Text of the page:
WASHINGTON – A federal judge has dismissed the Federal Aviation Administration's only fine against a commercial drone user on the grounds that the small drone was no different than a model aircraft, a decision that appears to undermine the agency's power to keep a burgeoning civilian drone industry out of the skies.
Patrick Geraghty, a National Transportation Safety Board administrative law judge, said in his order dismissing the $10,000 fine that the FAA has no regulations governing model aircraft flights or for classifying model aircraft as an unmanned aircraft.
FAA officials said they were reviewing the decision and had no further comment. The agency can appeal the decision to the full five-member safety board.
The FAA levied the fine against aerial photographer Raphael Pirker for flying the small drone near the University of Virginia to make a commercial video in October 2011. Pirker appealed the fine to the safety board, which hears challenges to FAA decisions.
FAA officials have long taken the position that the agency regulates access to the national airspace, and therefore it has the power to bar drone flights, even when the drone weighs no more than a few pounds.
"There are no shades of gray in FAA regulations," the agency says on its website. "Anyone who wants to fly an aircraft --manned or unmanned --in U.S. airspace needs some level of FAA approval."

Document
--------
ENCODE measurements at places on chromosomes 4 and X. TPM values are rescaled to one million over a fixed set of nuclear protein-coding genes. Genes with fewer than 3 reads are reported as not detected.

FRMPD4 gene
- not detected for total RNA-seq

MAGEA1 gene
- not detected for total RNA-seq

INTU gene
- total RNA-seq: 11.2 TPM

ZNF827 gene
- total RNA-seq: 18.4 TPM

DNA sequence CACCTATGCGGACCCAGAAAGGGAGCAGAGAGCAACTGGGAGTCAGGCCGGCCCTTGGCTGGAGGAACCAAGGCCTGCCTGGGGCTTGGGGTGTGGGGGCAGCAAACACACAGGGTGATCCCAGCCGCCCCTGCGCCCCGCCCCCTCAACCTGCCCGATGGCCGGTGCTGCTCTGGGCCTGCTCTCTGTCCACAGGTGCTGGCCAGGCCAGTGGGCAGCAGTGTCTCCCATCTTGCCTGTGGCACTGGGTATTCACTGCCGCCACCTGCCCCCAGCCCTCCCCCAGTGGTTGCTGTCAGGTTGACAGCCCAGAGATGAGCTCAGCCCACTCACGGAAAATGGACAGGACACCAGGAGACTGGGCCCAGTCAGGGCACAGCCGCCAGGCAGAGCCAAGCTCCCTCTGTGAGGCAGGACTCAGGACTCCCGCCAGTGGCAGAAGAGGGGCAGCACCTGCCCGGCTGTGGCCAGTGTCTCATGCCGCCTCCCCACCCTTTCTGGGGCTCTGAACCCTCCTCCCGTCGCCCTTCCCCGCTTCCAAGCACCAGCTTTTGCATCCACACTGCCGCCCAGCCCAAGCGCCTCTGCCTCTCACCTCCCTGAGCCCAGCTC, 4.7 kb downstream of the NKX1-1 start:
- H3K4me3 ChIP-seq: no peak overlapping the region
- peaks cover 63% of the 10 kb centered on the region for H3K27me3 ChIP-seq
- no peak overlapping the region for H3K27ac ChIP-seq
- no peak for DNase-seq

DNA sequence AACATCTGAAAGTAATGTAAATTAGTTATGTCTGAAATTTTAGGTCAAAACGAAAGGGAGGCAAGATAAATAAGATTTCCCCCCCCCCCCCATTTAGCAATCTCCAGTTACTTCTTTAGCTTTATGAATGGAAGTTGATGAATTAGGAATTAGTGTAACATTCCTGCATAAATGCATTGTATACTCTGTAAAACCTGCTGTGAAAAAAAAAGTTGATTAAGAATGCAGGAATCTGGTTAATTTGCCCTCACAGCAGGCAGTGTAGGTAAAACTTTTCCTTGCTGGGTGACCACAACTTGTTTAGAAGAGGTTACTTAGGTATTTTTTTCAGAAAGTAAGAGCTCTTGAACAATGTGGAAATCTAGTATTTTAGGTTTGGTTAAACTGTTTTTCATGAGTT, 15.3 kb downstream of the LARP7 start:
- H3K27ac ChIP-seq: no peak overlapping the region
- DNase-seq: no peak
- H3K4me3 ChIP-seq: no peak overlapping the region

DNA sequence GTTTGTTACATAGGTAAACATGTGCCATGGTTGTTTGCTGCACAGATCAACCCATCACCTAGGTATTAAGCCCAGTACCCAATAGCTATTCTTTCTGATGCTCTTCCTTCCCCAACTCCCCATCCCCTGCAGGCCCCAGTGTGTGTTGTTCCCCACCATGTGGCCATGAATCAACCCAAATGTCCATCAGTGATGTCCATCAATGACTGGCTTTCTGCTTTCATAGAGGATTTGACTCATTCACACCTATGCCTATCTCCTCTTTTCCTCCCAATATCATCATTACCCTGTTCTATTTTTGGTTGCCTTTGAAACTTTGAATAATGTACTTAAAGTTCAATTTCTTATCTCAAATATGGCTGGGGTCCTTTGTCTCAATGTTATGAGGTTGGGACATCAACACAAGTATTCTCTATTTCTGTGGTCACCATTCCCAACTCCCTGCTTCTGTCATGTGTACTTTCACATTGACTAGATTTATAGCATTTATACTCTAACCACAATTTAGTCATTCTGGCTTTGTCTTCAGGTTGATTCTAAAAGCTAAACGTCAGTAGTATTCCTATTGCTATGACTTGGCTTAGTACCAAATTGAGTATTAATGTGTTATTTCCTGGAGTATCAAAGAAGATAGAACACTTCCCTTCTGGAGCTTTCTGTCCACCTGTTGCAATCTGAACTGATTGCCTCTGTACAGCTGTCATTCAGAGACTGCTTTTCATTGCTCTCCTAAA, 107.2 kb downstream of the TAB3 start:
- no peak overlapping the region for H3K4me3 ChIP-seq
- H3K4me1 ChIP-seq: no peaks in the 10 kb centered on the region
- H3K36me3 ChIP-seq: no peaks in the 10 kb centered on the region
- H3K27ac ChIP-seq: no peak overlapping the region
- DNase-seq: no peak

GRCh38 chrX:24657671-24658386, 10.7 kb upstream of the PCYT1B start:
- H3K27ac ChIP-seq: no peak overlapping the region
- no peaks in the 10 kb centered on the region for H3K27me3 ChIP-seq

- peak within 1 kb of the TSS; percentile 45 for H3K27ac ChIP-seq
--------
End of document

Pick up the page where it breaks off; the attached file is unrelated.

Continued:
FAA officials have been working for a decade on regulations to give commercial drones access to the national airspace without endangering manned aircraft and the public. Fed up with the agency's slow progress, Congress passed legislation in 2012 directing the FAA to safely integrate drones of all sizes into U.S. skies by September 2015. However, it's clear the agency won't meet that deadline. Regulations that would permit greater use of drones weighing less than 55 pounds have been repeatedly delayed, and are not expected to be proposed until November. It takes at least months, and often years, before proposed regulations are made final.
Regulations governing medium and large-sized drones are also in the works, but are even farther off.
There is increasing demand to use small drones for a wide array of commercial purposes. The FAA has identified the dividing line between a model aircraft and a small drone as more one of intent, rather than of technology. If it is used for commercial purposes, it's a drone. If it's used purely for recreational purposes, it's a model aircraft.
The agency has issued guidelines for model aircraft operators, but they are voluntary and therefore cannot be enforced, Geraghty said.